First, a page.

Toxic Positivity

What is Toxic Positivity?

As per Psychology Today, “toxic positivity” refers to the concept that keeping positive, and keeping positive only, is the right way to live your life. It means only focusing on positive things and rejecting anything that may trigger negative emotions.

This seems like such a great way to live. I, too, love a good “attitude of gratitude” but what happens when this way of thinking is actually harming us?

How could being positive be harmful?

Well, sometimes being positive at all costs is a lie and is repressive and does not honor a person’s human experience. This can create shame. And we all know that unchecked shame can lead us to make some terribly isolating life choices.

There is a marked difference in stopping to reframe a problem with a positive light and being solution oriented versus thinking everything is doom and gloom. But sometimes we have to become keenly aware of the gloom so it can go away.

By avoiding difficult emotions, we actually make them worse. What we resist persists. Essentially, your emotions are messengers and when we avoid the messages they do not disappear they keep coming back larger, louder, and in different ways.

How do I heal from possible toxic negativity?

This is where Buddha saying of “invite your emotions to tea” comes in. It might feel counterintuitive but sitting with all of our emotions and allowing them to be messengers makes the space for them to share their message and then leave.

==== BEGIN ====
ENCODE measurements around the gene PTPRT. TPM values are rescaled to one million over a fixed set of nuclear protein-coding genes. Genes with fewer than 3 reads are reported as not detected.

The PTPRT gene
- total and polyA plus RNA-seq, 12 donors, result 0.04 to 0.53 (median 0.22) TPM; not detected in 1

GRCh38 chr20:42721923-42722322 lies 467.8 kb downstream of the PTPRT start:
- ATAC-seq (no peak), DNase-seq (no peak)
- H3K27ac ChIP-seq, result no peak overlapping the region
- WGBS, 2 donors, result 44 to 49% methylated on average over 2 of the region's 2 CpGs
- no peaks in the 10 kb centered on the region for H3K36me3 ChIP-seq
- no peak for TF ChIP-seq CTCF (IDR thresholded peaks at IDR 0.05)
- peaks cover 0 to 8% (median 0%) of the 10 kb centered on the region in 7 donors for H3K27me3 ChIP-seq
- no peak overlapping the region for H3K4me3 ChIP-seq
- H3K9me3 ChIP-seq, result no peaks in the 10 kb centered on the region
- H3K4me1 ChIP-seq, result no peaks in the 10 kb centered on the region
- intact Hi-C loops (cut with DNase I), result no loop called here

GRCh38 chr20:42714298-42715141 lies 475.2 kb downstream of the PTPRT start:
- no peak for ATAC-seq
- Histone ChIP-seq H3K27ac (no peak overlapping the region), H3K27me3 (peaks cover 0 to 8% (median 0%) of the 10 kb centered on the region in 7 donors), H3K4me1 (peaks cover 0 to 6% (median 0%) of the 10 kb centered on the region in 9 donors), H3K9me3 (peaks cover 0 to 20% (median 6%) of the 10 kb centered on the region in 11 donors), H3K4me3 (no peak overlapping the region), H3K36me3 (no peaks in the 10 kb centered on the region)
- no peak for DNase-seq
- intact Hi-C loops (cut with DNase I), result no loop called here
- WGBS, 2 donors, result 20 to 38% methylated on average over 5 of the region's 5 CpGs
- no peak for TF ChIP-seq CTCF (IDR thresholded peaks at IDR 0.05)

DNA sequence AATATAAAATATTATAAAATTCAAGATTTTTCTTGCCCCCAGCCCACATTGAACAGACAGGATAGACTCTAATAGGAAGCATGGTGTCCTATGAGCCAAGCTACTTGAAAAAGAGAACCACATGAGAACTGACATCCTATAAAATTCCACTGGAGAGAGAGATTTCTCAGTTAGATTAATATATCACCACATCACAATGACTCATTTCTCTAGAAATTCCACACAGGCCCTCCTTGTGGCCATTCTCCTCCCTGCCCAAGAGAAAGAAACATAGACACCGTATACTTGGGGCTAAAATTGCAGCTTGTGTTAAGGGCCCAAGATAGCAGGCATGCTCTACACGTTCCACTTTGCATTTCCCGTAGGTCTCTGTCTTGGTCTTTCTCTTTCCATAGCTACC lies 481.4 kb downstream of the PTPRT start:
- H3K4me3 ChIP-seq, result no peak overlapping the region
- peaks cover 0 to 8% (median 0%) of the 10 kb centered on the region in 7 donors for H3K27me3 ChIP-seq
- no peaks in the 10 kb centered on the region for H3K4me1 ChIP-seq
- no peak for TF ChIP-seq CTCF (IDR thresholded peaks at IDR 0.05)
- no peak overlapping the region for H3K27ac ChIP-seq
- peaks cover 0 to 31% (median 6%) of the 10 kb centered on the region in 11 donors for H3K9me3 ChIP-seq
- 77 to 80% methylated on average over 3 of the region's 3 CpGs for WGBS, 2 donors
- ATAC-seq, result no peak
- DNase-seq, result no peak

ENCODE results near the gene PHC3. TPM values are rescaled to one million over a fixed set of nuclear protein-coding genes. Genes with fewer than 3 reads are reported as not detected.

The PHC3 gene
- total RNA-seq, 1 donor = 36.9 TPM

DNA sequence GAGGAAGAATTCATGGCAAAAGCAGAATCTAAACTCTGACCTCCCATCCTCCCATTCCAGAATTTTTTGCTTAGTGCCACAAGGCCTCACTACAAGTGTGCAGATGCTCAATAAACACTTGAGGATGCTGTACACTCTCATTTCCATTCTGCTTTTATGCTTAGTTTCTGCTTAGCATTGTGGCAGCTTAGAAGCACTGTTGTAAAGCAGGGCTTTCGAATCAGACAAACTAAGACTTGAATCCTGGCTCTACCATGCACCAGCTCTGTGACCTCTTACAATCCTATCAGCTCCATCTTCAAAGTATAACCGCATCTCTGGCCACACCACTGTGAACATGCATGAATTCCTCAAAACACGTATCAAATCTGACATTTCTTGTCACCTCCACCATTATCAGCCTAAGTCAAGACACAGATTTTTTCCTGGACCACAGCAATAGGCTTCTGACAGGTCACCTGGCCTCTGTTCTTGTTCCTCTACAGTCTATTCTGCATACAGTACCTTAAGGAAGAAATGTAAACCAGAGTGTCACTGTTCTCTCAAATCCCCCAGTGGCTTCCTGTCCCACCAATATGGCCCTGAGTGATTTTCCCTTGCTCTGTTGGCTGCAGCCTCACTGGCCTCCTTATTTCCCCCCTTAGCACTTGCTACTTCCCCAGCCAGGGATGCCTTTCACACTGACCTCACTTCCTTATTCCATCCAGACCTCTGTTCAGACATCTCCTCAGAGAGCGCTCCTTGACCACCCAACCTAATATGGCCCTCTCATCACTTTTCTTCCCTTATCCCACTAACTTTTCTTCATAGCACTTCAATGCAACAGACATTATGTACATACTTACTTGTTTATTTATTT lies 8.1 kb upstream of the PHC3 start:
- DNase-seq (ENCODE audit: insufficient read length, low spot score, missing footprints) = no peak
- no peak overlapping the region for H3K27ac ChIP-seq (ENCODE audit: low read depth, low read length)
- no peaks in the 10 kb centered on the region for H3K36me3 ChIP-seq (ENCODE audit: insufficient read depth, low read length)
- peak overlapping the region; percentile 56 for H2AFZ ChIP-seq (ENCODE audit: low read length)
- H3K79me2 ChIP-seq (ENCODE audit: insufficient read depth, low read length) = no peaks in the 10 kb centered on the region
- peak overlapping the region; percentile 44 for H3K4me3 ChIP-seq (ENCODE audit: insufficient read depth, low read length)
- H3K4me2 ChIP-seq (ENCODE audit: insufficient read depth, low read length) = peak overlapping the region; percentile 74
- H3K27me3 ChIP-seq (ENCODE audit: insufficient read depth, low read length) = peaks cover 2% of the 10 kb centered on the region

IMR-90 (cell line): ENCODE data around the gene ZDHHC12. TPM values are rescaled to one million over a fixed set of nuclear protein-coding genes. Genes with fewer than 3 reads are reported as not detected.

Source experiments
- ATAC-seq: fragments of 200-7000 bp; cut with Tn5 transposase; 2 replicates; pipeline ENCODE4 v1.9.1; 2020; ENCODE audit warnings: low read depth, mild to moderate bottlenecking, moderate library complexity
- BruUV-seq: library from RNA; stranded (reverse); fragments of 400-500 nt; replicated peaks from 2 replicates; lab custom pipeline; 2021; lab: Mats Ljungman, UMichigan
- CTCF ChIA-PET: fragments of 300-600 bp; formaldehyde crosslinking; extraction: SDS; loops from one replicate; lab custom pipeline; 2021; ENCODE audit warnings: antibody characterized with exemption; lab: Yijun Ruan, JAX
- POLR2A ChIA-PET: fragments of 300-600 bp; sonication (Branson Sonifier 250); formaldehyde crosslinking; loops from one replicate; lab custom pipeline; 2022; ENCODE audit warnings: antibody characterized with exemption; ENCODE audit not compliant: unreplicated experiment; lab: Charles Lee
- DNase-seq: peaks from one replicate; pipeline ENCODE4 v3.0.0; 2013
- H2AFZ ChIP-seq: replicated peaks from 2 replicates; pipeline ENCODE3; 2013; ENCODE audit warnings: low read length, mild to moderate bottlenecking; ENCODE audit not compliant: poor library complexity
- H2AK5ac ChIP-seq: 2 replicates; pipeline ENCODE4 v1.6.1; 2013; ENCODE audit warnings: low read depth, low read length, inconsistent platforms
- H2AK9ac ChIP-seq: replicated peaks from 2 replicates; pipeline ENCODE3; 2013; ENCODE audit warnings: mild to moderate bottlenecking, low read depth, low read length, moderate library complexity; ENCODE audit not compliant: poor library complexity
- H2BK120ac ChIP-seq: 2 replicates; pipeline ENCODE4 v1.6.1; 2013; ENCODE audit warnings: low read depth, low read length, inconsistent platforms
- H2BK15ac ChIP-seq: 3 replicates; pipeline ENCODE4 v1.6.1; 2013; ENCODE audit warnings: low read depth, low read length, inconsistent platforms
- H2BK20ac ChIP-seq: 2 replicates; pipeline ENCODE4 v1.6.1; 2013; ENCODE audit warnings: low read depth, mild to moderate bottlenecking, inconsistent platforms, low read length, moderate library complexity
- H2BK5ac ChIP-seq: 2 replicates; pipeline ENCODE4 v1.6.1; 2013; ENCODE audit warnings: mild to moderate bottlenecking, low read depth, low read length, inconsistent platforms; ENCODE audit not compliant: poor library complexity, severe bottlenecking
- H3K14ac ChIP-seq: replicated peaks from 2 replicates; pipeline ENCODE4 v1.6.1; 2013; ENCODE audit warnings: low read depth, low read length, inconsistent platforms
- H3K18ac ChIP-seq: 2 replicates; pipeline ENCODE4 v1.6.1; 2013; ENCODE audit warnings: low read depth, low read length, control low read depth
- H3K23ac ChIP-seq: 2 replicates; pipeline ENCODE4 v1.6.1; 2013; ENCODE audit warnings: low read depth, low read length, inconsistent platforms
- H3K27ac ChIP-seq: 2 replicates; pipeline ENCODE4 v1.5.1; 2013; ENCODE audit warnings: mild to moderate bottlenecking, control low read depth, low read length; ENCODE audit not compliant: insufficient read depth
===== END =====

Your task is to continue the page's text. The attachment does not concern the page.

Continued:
Make active space for all your emotions by coming from a place of inquiry.

By allowing the space for these emotions we are giving ourselves the opportunity to practice compassion. Self compassion.

But also, if we get real with why an emotion is present, we can retrieve the message our body is sending us. Yes, our bodies are hardwired to have emotions. Therefore, we know that emotions must contain information to help our lives. Our emotions can help indicate when we need to make different choices or change certain behaviors. And sometimes, as with grief, feeling our emotions helps our healing process.

This is a practice just like your physical asana or breathing meditations.

I leave you with the words of Rumi-

This being human is a guest house.
Every morning a new arrival.

A joy, a depression, a meanness,
Some momentary awareness comes  
as an unexpected visitor.

Welcome and entertain them all!…

The dark thought, the shame, the malice,
meet them at the door laughing,
and invite them in.

Be grateful for whoever comes, 
because each has been sent 
as a guide from beyond. 

—Rumi

Published by Megan Graham

I have been practicing yoga for 25 years and teaching for seven. I am passionate about how the practice of yoga can help one live.

Leave a Reply

%d bloggers like this: